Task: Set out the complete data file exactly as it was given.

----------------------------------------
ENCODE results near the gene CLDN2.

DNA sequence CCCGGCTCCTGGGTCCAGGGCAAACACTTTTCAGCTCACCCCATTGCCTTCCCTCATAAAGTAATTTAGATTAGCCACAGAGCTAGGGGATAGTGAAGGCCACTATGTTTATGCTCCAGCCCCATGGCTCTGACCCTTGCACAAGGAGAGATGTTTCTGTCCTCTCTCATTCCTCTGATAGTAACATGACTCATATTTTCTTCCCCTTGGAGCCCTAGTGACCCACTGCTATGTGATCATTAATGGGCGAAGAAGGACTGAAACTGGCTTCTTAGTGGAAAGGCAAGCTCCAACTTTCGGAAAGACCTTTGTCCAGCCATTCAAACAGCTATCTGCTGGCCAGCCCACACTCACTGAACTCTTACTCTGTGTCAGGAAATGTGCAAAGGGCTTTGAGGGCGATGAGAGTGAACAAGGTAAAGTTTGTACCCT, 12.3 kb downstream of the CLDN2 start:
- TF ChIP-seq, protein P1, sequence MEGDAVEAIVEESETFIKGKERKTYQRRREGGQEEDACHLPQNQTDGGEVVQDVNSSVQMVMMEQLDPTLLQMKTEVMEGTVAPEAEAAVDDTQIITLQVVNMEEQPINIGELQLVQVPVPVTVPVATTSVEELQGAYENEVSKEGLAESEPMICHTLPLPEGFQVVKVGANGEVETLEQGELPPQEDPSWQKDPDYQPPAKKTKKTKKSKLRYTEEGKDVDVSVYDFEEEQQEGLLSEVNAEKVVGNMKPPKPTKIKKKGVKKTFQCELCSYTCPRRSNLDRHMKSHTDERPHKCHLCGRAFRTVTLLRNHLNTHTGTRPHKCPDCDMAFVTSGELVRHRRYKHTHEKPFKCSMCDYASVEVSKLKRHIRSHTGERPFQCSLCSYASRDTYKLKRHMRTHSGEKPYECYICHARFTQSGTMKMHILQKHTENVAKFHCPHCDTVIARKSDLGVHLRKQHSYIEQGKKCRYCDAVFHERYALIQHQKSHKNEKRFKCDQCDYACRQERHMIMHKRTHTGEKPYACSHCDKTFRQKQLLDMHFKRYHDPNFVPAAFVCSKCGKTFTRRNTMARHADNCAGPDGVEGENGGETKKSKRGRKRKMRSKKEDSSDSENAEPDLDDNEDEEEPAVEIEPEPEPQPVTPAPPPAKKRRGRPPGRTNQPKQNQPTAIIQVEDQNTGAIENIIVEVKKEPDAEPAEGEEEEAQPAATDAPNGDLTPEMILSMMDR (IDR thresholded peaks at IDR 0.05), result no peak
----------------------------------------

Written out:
ENCODE results near the gene CLDN2.

DNA sequence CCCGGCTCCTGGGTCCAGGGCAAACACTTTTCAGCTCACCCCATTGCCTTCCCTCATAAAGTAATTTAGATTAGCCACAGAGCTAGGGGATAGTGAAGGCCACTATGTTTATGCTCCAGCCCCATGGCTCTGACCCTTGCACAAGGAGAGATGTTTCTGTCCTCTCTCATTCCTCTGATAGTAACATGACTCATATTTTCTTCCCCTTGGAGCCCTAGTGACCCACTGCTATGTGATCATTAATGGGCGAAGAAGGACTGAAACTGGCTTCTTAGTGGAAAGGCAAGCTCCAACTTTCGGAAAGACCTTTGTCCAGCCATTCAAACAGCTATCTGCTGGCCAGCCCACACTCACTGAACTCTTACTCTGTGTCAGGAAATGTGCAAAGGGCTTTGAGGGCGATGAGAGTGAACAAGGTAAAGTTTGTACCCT, 12.3 kb downstream of the CLDN2 start:
- TF ChIP-seq, protein P1, sequence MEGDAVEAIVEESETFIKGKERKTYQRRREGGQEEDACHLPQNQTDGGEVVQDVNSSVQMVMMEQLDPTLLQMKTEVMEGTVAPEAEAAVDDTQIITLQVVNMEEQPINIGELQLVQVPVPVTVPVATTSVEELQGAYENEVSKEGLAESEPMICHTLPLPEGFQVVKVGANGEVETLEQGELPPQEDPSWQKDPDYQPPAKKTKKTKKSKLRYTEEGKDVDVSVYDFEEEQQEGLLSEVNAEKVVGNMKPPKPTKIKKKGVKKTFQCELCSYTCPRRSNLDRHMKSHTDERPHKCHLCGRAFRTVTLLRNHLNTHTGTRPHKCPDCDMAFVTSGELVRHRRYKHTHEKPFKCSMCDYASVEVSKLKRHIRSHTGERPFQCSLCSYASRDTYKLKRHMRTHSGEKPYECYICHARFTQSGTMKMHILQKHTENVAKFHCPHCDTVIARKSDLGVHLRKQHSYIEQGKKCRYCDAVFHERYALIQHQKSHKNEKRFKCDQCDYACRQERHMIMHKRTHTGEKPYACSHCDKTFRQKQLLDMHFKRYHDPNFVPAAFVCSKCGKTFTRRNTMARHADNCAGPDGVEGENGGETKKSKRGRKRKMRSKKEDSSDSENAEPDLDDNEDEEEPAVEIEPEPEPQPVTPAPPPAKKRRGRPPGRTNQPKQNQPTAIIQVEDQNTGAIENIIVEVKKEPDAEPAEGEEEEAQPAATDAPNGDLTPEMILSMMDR (IDR thresholded peaks at IDR 0.05), result no peak